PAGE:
LONDON (Reuters) - The British government called on Thursday for drugmakers to build an additional six weeks of medicines stockpiles to cope with potential supply disruption in the event of a no-deal Brexit - a target the industry said would be challenging.
In a letter to pharmaceutical companies, the government asked manufacturers “to ensure they have a minimum of six weeks additional supply in the UK, over and above their business as usual operational buffer stocks, by 29th March 2019”.
The highly regulated drugs sector is one of the most vulnerable to Britain’s decision to leave the European Union because of uncertainty as to how medicines oversight will function in the event of an abrupt exit next March.
That has sparked fears of drug shortages, and some companies - including AstraZeneca (AZN.L), Sanofi (SASY.PA) and Novartis (NOVN.S) - have already said they plan to increase stockpiles in Britain in case of a no-deal Brexit.
Steve Bates, chief executive of the UK Bioindustry Association, said delivering the additional six weeks supply across the industry in less than 200 days would be “a massive challenge”.
Currently, medicines regulation is governed at a pan-European level but Britain is set to leave that EU regulatory system after Brexit, prompting many drugmakers to prepare duplicate product testing and licensing arrangements.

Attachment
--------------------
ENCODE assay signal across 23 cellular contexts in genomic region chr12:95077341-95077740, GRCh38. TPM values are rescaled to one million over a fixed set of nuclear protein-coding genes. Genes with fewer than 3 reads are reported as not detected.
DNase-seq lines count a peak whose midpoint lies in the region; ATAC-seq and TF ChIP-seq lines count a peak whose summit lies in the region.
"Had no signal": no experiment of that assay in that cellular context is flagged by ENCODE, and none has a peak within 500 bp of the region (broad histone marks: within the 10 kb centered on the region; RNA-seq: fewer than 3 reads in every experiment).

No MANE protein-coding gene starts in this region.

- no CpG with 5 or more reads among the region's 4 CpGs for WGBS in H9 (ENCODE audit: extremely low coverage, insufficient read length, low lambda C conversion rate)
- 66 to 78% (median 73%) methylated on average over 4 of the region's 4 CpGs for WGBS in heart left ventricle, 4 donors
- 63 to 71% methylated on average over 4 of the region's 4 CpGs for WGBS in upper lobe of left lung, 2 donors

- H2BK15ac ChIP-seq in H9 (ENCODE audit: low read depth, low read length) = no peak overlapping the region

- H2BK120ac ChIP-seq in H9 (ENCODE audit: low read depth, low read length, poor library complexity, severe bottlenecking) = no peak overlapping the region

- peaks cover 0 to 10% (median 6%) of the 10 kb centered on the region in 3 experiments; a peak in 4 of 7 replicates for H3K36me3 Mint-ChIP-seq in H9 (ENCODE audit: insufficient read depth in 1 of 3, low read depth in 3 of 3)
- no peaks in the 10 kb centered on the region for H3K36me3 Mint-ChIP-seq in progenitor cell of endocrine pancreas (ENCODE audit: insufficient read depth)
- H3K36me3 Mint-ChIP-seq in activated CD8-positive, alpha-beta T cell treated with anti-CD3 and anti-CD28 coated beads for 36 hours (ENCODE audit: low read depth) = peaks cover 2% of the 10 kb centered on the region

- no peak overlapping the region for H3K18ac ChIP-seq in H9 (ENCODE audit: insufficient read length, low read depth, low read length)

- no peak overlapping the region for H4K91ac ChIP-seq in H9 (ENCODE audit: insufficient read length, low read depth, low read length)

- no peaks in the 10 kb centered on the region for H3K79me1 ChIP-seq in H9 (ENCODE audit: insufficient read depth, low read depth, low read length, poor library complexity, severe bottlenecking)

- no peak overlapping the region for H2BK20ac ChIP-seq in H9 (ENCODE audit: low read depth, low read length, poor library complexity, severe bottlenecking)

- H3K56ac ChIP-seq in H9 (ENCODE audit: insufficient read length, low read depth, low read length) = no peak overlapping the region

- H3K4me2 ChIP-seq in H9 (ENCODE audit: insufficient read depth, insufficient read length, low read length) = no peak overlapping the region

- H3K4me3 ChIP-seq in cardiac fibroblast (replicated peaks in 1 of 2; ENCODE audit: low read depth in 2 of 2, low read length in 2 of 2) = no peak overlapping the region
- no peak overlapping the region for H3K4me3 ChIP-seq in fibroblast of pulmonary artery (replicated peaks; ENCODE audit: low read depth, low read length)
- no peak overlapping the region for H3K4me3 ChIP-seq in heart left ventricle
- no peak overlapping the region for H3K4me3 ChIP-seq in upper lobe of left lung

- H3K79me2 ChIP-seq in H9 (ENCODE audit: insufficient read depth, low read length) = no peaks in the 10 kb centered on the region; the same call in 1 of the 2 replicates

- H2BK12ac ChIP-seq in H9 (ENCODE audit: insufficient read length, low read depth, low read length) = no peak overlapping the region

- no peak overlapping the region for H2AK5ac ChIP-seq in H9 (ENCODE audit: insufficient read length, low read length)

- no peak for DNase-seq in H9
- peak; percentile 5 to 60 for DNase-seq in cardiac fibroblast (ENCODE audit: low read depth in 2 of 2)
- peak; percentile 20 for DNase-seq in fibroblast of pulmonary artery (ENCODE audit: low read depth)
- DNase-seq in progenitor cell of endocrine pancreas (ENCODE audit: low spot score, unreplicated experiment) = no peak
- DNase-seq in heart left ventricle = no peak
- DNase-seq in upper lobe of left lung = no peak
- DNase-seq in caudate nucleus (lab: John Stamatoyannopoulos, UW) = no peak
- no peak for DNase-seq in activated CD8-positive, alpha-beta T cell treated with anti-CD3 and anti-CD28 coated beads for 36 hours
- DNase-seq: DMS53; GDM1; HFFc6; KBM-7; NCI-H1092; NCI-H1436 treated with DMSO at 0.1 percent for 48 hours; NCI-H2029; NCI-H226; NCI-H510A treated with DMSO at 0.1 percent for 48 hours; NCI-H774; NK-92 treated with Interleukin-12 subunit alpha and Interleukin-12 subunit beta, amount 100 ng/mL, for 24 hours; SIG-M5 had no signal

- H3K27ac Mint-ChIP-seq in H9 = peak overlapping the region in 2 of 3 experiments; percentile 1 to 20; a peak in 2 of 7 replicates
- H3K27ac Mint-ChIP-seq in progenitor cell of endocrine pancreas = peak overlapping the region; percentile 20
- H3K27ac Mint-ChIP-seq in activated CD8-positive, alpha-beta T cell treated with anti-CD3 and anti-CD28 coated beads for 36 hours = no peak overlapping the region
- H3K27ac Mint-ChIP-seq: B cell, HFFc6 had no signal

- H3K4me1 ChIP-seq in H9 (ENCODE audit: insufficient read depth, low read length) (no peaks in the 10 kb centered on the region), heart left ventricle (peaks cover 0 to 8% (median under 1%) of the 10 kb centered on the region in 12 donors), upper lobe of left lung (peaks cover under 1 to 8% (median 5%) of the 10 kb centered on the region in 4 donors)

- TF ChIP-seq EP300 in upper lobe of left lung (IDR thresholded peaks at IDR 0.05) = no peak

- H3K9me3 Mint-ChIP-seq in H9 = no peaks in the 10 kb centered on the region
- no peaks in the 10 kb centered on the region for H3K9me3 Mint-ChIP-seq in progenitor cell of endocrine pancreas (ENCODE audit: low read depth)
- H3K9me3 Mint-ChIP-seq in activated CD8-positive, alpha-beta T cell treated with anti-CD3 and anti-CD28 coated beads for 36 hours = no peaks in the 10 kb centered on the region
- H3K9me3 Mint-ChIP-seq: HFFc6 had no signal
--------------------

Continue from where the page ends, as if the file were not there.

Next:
In a bid to limit future difficulties, the UK government also said on Thursday it would take a pragmatic approach to future drug monitoring by recognizing and using products that have been licensed and tested in the EU.
Mike Thompson, chief executive of the Association of the British Pharmaceutical Industry, welcomed this move and called for similar flexibility from the European Commission to ensure minimal disruption of cross-border trade.
“The UK government has taken an important step to protect patients. We urge the EU Commission to do the same,” he said.
“We need to be clear that a no-deal scenario is not in the interest of patients. Both sides must rapidly agree the terms of the UK’s withdrawal and a future relationship based on cooperation to protect public health, control infectious diseases and manage medicine safety.”
More than 2,600 drugs have some stage of manufacture in Britain and 45 million patient packs are supplied from the UK to other European countries each month, while another 37 million flow in the opposite direction, industry figures show.
After Brexit, Britain will become a so-called third country for the purposes of medicines regulation and no longer part of the European Medicine Agency - the Europe-wide drugs regulator that is itself moving from London to Amsterdam because of Brexit.
The UK government moves on medicines are part of a wider set of plans setting out likely problems if London fails to negotiate an exit deal with Brussels.
Reporting by Ben Hirschler. Editing by Jane Merriman